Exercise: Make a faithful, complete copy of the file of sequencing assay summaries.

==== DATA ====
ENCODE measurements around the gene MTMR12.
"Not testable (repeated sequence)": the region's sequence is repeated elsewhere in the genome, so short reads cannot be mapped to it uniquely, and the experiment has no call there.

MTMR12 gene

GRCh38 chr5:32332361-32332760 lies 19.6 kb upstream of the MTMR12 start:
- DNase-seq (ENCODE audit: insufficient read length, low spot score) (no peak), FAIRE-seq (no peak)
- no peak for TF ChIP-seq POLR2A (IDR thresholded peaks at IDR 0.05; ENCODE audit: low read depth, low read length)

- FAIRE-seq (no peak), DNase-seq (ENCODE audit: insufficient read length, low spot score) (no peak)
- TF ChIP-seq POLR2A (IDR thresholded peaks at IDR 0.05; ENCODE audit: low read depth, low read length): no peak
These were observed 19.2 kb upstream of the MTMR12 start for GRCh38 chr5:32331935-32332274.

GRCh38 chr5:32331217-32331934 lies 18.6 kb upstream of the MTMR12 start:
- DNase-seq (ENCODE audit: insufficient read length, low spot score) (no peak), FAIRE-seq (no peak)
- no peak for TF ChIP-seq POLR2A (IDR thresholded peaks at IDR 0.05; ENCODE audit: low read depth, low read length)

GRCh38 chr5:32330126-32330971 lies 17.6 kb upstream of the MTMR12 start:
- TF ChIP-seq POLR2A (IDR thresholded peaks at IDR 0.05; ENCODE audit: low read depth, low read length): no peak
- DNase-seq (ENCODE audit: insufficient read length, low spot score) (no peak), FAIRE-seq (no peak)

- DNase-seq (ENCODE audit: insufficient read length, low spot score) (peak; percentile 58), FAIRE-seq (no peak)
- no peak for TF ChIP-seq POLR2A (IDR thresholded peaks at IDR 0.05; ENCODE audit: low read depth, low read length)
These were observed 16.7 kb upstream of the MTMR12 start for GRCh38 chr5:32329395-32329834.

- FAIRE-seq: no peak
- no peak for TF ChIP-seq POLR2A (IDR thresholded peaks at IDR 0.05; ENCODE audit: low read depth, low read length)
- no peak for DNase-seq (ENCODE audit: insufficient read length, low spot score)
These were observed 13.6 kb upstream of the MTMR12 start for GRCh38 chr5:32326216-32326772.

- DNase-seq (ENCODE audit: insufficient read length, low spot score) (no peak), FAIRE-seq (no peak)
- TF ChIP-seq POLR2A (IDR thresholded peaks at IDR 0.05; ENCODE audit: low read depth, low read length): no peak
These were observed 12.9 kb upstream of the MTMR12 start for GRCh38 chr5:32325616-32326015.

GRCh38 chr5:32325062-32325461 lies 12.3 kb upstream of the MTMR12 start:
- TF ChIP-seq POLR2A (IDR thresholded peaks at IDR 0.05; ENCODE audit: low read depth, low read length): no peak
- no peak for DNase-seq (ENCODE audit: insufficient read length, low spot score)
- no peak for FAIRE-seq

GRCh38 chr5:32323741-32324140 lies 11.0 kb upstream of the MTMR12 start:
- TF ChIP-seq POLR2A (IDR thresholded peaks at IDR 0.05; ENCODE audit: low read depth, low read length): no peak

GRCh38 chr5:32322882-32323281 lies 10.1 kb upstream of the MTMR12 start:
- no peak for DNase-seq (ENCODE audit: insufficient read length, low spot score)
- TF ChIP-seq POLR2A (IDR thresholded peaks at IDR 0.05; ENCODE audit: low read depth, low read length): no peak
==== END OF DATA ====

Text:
ENCODE measurements around the gene MTMR12.
"Not testable (repeated sequence)": the region's sequence is repeated elsewhere in the genome, so short reads cannot be mapped to it uniquely, and the experiment has no call there.

MTMR12 gene

GRCh38 chr5:32332361-32332760 lies 19.6 kb upstream of the MTMR12 start:
- DNase-seq (ENCODE audit: insufficient read length, low spot score) (no peak), FAIRE-seq (no peak)
- no peak for TF ChIP-seq POLR2A (IDR thresholded peaks at IDR 0.05; ENCODE audit: low read depth, low read length)

- FAIRE-seq (no peak), DNase-seq (ENCODE audit: insufficient read length, low spot score) (no peak)
- TF ChIP-seq POLR2A (IDR thresholded peaks at IDR 0.05; ENCODE audit: low read depth, low read length): no peak
These were observed 19.2 kb upstream of the MTMR12 start for GRCh38 chr5:32331935-32332274.

GRCh38 chr5:32331217-32331934 lies 18.6 kb upstream of the MTMR12 start:
- DNase-seq (ENCODE audit: insufficient read length, low spot score) (no peak), FAIRE-seq (no peak)
- no peak for TF ChIP-seq POLR2A (IDR thresholded peaks at IDR 0.05; ENCODE audit: low read depth, low read length)

GRCh38 chr5:32330126-32330971 lies 17.6 kb upstream of the MTMR12 start:
- TF ChIP-seq POLR2A (IDR thresholded peaks at IDR 0.05; ENCODE audit: low read depth, low read length): no peak
- DNase-seq (ENCODE audit: insufficient read length, low spot score) (no peak), FAIRE-seq (no peak)

- DNase-seq (ENCODE audit: insufficient read length, low spot score) (peak; percentile 58), FAIRE-seq (no peak)
- no peak for TF ChIP-seq POLR2A (IDR thresholded peaks at IDR 0.05; ENCODE audit: low read depth, low read length)
These were observed 16.7 kb upstream of the MTMR12 start for GRCh38 chr5:32329395-32329834.

- FAIRE-seq: no peak
- no peak for TF ChIP-seq POLR2A (IDR thresholded peaks at IDR 0.05; ENCODE audit: low read depth, low read length)
- no peak for DNase-seq (ENCODE audit: insufficient read length, low spot score)
These were observed 13.6 kb upstream of the MTMR12 start for GRCh38 chr5:32326216-32326772.

- DNase-seq (ENCODE audit: insufficient read length, low spot score) (no peak), FAIRE-seq (no peak)
- TF ChIP-seq POLR2A (IDR thresholded peaks at IDR 0.05; ENCODE audit: low read depth, low read length): no peak
These were observed 12.9 kb upstream of the MTMR12 start for GRCh38 chr5:32325616-32326015.

GRCh38 chr5:32325062-32325461 lies 12.3 kb upstream of the MTMR12 start:
- TF ChIP-seq POLR2A (IDR thresholded peaks at IDR 0.05; ENCODE audit: low read depth, low read length): no peak
- no peak for DNase-seq (ENCODE audit: insufficient read length, low spot score)
- no peak for FAIRE-seq

GRCh38 chr5:32323741-32324140 lies 11.0 kb upstream of the MTMR12 start:
- TF ChIP-seq POLR2A (IDR thresholded peaks at IDR 0.05; ENCODE audit: low read depth, low read length): no peak

GRCh38 chr5:32322882-32323281 lies 10.1 kb upstream of the MTMR12 start:
- no peak for DNase-seq (ENCODE audit: insufficient read length, low spot score)
- TF ChIP-seq POLR2A (IDR thresholded peaks at IDR 0.05; ENCODE audit: low read depth, low read length): no peak